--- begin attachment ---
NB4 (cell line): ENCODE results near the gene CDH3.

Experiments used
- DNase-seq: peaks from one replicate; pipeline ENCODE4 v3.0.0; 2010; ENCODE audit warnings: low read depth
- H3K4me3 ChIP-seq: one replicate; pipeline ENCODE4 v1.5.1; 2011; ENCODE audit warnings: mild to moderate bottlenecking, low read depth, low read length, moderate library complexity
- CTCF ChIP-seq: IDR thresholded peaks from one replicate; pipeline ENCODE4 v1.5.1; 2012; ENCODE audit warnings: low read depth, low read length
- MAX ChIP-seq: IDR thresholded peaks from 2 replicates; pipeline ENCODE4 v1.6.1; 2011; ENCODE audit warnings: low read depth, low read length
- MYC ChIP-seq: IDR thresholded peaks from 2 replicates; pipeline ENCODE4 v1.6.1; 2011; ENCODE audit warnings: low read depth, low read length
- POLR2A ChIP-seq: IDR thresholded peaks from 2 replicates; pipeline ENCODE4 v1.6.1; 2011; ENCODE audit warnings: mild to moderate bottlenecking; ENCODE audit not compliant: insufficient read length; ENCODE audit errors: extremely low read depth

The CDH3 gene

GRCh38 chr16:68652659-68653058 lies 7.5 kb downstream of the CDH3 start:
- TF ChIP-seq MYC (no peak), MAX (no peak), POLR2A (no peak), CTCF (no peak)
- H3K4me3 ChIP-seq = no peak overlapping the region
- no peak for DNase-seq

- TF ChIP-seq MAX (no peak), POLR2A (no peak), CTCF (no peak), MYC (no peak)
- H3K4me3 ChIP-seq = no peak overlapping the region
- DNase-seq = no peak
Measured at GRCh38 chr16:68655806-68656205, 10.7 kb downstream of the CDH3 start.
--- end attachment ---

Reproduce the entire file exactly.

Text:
NB4 (cell line): ENCODE results near the gene CDH3.

Experiments used
- DNase-seq: peaks from one replicate; pipeline ENCODE4 v3.0.0; 2010; ENCODE audit warnings: low read depth
- H3K4me3 ChIP-seq: one replicate; pipeline ENCODE4 v1.5.1; 2011; ENCODE audit warnings: mild to moderate bottlenecking, low read depth, low read length, moderate library complexity
- CTCF ChIP-seq: IDR thresholded peaks from one replicate; pipeline ENCODE4 v1.5.1; 2012; ENCODE audit warnings: low read depth, low read length
- MAX ChIP-seq: IDR thresholded peaks from 2 replicates; pipeline ENCODE4 v1.6.1; 2011; ENCODE audit warnings: low read depth, low read length
- MYC ChIP-seq: IDR thresholded peaks from 2 replicates; pipeline ENCODE4 v1.6.1; 2011; ENCODE audit warnings: low read depth, low read length
- POLR2A ChIP-seq: IDR thresholded peaks from 2 replicates; pipeline ENCODE4 v1.6.1; 2011; ENCODE audit warnings: mild to moderate bottlenecking; ENCODE audit not compliant: insufficient read length; ENCODE audit errors: extremely low read depth

The CDH3 gene

GRCh38 chr16:68652659-68653058 lies 7.5 kb downstream of the CDH3 start:
- TF ChIP-seq MYC (no peak), MAX (no peak), POLR2A (no peak), CTCF (no peak)
- H3K4me3 ChIP-seq = no peak overlapping the region
- no peak for DNase-seq

- TF ChIP-seq MAX (no peak), POLR2A (no peak), CTCF (no peak), MYC (no peak)
- H3K4me3 ChIP-seq = no peak overlapping the region
- DNase-seq = no peak
Measured at GRCh38 chr16:68655806-68656205, 10.7 kb downstream of the CDH3 start.